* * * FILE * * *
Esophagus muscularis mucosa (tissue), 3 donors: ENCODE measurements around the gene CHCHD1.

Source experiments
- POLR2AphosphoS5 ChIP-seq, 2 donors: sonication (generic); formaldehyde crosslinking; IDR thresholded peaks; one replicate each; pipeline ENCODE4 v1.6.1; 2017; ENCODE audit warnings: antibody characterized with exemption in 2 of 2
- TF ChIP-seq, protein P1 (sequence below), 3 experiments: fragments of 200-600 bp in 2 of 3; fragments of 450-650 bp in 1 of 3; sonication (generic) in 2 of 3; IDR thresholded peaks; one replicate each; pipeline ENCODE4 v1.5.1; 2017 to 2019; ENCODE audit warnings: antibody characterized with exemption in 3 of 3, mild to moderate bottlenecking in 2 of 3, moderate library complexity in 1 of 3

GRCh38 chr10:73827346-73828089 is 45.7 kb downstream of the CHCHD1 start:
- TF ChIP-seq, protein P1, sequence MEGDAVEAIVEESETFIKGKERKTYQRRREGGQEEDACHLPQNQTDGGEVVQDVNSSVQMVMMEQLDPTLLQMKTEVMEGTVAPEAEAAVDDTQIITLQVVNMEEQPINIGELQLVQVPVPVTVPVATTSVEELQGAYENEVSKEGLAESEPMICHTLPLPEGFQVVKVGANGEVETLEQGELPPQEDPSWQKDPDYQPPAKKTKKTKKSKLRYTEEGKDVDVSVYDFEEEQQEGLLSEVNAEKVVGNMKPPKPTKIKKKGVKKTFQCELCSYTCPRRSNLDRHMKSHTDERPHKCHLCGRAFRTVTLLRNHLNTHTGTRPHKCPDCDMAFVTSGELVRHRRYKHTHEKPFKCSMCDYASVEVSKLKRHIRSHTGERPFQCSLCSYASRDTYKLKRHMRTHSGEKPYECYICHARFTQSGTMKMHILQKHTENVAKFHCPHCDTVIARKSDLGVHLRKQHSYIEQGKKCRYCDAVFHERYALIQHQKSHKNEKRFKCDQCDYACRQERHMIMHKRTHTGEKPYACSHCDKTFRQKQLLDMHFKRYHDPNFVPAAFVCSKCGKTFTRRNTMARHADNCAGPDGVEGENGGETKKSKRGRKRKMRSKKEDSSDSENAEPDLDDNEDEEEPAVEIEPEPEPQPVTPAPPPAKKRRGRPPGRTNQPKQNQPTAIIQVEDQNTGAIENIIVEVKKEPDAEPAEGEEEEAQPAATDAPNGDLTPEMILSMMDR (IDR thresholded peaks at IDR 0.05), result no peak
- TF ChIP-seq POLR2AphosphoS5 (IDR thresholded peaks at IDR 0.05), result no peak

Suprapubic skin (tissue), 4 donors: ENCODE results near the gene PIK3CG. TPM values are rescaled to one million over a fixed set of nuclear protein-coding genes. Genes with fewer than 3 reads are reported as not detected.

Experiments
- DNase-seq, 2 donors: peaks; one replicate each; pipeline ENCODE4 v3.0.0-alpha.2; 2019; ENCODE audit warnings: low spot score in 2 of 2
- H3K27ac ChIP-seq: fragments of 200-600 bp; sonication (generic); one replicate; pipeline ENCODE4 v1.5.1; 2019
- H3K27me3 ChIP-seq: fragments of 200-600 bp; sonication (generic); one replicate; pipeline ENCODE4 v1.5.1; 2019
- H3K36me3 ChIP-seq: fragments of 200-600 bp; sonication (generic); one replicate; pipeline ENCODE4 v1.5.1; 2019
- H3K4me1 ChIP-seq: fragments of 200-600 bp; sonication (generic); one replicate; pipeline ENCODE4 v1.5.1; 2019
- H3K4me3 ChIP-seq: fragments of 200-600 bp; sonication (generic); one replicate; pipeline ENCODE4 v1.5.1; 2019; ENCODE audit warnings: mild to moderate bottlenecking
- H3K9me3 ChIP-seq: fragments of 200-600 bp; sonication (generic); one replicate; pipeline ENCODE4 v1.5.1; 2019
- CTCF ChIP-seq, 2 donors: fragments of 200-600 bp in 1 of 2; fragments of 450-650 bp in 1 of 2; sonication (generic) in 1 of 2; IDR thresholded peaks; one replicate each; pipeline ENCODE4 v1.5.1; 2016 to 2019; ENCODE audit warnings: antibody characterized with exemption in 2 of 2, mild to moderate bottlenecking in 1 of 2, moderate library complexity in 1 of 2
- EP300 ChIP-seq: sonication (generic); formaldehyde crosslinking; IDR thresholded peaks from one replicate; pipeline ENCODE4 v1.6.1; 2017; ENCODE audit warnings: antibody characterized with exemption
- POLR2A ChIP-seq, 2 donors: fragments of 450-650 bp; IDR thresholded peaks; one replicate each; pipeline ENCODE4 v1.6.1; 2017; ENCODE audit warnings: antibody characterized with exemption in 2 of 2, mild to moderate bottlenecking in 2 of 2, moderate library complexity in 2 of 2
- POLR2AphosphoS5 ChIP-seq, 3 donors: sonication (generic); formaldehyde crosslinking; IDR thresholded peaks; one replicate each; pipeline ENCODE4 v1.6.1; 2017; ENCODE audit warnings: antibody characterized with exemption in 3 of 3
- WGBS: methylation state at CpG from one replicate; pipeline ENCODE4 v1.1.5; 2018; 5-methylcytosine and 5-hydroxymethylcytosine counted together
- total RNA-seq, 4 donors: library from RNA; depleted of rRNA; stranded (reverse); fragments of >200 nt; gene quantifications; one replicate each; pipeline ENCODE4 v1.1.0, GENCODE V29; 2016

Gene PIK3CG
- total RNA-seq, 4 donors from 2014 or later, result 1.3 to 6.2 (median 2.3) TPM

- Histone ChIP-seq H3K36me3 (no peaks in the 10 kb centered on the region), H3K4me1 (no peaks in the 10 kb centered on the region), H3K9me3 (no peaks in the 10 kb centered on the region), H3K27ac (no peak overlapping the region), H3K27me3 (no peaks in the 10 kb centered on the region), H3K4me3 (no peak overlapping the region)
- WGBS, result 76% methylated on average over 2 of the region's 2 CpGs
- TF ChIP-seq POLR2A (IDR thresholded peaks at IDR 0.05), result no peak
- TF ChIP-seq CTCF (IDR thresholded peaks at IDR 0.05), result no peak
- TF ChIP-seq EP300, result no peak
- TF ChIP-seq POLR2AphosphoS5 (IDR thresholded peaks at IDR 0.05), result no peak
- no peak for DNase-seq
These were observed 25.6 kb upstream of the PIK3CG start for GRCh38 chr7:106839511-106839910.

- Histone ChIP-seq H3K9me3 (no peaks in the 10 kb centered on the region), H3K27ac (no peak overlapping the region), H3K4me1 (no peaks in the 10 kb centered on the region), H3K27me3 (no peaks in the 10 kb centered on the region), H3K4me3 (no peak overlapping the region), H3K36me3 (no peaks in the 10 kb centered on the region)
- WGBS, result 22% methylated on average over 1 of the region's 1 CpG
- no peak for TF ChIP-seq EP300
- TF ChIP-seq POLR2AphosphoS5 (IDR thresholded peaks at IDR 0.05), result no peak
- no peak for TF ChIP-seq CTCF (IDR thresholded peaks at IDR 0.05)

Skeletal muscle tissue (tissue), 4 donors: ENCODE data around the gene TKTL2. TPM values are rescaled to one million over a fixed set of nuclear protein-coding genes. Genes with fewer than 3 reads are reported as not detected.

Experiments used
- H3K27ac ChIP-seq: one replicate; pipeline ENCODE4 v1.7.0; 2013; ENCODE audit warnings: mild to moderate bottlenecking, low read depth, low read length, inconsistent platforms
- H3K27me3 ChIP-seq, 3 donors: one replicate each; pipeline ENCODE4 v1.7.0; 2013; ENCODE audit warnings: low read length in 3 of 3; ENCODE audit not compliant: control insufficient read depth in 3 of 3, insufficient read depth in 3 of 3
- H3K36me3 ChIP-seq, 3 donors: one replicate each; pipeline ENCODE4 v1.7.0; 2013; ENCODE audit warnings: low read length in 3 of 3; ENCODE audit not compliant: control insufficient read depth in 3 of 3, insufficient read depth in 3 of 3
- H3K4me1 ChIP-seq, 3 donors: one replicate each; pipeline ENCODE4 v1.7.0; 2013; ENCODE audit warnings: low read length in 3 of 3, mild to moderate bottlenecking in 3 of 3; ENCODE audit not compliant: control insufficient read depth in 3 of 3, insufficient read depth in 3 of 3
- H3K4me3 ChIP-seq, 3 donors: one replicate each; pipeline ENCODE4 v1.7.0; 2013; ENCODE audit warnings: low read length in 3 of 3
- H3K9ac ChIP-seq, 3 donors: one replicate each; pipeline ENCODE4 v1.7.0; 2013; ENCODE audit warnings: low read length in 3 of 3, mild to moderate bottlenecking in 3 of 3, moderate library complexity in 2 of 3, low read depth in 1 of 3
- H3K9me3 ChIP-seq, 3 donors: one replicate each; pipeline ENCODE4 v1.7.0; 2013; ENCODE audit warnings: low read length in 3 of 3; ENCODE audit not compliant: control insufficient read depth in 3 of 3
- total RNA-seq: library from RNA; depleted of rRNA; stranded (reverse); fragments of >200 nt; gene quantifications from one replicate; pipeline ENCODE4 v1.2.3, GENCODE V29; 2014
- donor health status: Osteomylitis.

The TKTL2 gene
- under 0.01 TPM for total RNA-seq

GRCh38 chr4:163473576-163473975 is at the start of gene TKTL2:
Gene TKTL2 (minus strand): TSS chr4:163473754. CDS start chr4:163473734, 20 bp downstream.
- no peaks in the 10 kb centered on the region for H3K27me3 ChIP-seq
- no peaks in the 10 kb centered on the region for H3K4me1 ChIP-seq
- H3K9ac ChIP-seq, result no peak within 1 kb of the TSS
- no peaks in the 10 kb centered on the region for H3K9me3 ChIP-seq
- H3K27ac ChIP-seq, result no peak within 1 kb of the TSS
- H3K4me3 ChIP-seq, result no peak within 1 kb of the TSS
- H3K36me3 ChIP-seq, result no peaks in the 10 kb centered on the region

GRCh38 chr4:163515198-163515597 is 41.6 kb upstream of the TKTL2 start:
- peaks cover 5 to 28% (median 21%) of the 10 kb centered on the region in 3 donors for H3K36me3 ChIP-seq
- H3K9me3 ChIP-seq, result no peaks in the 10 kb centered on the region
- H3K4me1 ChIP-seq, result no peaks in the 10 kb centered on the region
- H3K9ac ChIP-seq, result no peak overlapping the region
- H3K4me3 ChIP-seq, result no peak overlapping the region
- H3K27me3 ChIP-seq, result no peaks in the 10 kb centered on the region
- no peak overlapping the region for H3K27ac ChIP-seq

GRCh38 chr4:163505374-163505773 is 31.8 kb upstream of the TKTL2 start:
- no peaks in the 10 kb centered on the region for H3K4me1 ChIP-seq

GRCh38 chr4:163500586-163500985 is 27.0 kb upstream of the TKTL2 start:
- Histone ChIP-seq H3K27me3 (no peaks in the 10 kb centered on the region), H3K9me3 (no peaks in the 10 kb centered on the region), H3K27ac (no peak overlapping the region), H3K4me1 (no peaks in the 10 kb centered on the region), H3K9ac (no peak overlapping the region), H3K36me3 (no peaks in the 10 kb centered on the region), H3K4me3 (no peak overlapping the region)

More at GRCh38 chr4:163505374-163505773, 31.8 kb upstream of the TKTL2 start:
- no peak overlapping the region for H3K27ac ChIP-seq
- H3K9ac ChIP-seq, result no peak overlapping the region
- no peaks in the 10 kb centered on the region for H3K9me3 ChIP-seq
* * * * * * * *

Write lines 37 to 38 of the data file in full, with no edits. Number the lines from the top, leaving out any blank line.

- no peak for TF ChIP-seq CTCF (IDR thresholded peaks at IDR 0.05)

Skeletal muscle tissue (tissue), 4 donors: ENCODE data around the gene TKTL2. TPM values are rescaled to one million over a fixed set of nuclear protein-coding genes. Genes with fewer than 3 reads are reported as not detected.